India-China clash in Galwan: Why it is time for pragmatism
There is naturally an urge to avenge the death of our soldiers. However, India has a lesson to learn here from China.
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The baggage of history is a huge burden to bear for nations. A legacy of the 19th-20th century Great Game between Colonial Britain and Czarist Russia is the boundary dispute inherited by India and China. Such historical baggage influences public perception and reinforces ultra-nationalist sentiment, which may not be in our best interests.
Particularly, in a democracy, such sentiments are susceptible to exploitation by political leaders from different sides of the ideological spectrum. It is prudent to learn from national achievements as also from setbacks and mistakes. In October 1962, India blundered into a war with China in Arunachal Pradesh (then NEFA) in a most disadvantageous position along a linear obstacle — Namka Chu river. The review of the debacle — called the Henderson Brookes report — remains classified till date despite the opponents of the then-Congress regime being in power for the last six years. Having learnt our lessons from the setback, India went on to impose a stalemate against Pakistan in 1965 and emerged victorious in the 1971 war, creating Bangladesh in the process.
In the wake of the recent violent clash in Galwan Valley with the Chinese PLA, there is a clamour for retaliatory action and retribution. However, for the strategic think tank of India, it is time to take a pause and to examine the situation analytically in the best interests of the nation.
In the 1950s, China constructed the strategic Highway G-219 connecting Western Tibet and Sinkiang through Aksai Chin. (Map: Col AD Anand)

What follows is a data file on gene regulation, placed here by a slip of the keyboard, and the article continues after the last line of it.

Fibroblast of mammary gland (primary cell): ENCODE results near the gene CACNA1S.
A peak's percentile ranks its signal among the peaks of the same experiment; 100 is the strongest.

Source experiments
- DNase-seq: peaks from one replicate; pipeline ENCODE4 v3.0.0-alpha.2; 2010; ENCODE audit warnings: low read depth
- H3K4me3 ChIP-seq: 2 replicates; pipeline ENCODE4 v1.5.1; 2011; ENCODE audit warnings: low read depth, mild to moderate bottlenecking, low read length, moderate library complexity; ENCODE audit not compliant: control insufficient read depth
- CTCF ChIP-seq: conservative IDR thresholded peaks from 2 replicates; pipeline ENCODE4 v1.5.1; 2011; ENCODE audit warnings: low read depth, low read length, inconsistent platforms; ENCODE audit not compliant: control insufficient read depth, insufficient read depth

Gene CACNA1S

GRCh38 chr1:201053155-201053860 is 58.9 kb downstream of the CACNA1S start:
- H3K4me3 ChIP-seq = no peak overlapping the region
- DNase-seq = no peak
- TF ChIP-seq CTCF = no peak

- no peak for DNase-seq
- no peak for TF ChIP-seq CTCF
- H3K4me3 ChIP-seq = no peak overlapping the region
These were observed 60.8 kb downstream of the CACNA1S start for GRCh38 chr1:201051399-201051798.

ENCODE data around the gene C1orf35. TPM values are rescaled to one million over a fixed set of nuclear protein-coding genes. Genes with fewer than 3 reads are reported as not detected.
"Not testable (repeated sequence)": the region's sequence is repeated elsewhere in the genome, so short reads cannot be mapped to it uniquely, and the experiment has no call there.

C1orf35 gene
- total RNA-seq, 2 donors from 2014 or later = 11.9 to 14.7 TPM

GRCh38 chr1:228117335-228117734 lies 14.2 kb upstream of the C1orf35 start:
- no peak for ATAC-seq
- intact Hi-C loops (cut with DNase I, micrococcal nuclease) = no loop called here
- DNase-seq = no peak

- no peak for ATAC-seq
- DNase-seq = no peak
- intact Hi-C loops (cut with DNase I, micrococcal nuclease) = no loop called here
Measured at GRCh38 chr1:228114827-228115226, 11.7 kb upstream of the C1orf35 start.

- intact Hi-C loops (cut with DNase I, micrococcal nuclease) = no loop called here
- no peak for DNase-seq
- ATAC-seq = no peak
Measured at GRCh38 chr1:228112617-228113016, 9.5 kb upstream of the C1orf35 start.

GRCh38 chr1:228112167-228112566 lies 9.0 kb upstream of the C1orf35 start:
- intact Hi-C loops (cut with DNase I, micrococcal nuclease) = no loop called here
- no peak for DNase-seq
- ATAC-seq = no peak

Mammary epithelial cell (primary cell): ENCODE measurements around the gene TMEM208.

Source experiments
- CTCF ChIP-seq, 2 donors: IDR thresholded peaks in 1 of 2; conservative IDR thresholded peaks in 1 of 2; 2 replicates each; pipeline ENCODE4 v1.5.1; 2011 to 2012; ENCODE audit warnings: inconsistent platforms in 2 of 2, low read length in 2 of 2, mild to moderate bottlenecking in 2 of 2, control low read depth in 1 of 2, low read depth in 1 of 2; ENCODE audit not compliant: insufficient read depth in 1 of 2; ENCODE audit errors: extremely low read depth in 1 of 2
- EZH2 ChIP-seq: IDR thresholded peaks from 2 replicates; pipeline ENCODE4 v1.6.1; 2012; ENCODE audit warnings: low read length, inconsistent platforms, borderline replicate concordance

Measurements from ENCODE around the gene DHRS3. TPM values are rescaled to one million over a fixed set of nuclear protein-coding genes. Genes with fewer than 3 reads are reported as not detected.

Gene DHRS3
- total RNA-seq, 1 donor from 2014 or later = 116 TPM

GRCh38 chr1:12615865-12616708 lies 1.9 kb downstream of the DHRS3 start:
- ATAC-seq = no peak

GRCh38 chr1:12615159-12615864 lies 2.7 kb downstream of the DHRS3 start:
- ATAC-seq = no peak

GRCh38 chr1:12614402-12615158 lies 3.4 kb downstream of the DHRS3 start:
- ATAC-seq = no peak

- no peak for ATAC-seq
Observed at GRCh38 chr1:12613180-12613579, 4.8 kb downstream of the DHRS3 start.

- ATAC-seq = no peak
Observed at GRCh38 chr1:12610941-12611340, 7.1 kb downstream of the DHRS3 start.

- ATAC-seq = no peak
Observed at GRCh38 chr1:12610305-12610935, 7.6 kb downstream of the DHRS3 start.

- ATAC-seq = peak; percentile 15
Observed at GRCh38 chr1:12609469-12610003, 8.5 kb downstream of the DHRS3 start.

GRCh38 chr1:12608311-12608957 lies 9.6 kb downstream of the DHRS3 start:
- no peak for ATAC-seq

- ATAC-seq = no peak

China has been in occupation of Sinkiang since the latter part of the 19th century. China invaded and occupied Tibet in 1950. Both these provinces under the Chinese control are restive and China has to keep them under control using strict policing methods, which attract international criticism over her policy of cultural genocide. In the 1950s, China constructed a strategic road connecting Western Tibet and Sinkiang through Aksai Chin. The road, called Highway G-219, passes through the Eastern part of Aksai Chin. Running over a length of 2,086 kilometres, it connects Lhatse in Tibet to Karghilik in Sinkiang. It was asphalted in 2013. Further extensions of this highway connect Lhasa, Tibet and Kashgar and Sinkiang. Thus, it can be appreciated that the Chinese are extremely sensitive to any Indian movement opposite Aksai Chin.
Indian construction of the road Durbok-Shyok-Daulat Beg Oldie which lies to the West of the Galwan Valley along the banks of Shyok River is one such activity which has alarmed Chinese strategic hawks.
The Line of Actual Control (LAC) by connotation is an undefined line separating two countries with un-delineated and un-demarcated borders. Perceptions over interpretation can always vary among troops manning such frontiers. It is remarkable that since the last major clash in 1967 in Nathu La in Sikkim and the killing of four Indian soldiers in 1975 at Tulung La in Arunachal, the two Armies did not get into a major show of violence till June 15, 2020. As reported, in this clash, firearms were not used. However, loss of lives did occur. In the present vitiated environment, such clashes in future cannot be ruled out.
It is important to improve border infrastructure to safeguard national sovereignty and national territory. However, against a strong adversary over an un-delineated and un-demarcated frontier, it is better to bide time and act when in a position of overwhelming strength.
At this moment, Indian priorities are to control a raging pandemic and improve the economy which has been hit very hard. Thus, it will be prudent to take a pause in developing border infrastructure opposite locations where clashes are likely. This is so that the national resources are focused on tackling the important issues like dealing with the Covid-19 pandemic and getting over the consequent economic drawbacks.
There is naturally an urge to avenge the death of our soldiers. However, there is a lesson to learn here from China. During their period of weakness, the Chinese avoided getting into any negotiations with Colonial British India over the boundaries between Tibet and British India. They flexed their muscle only once they had started rising economically.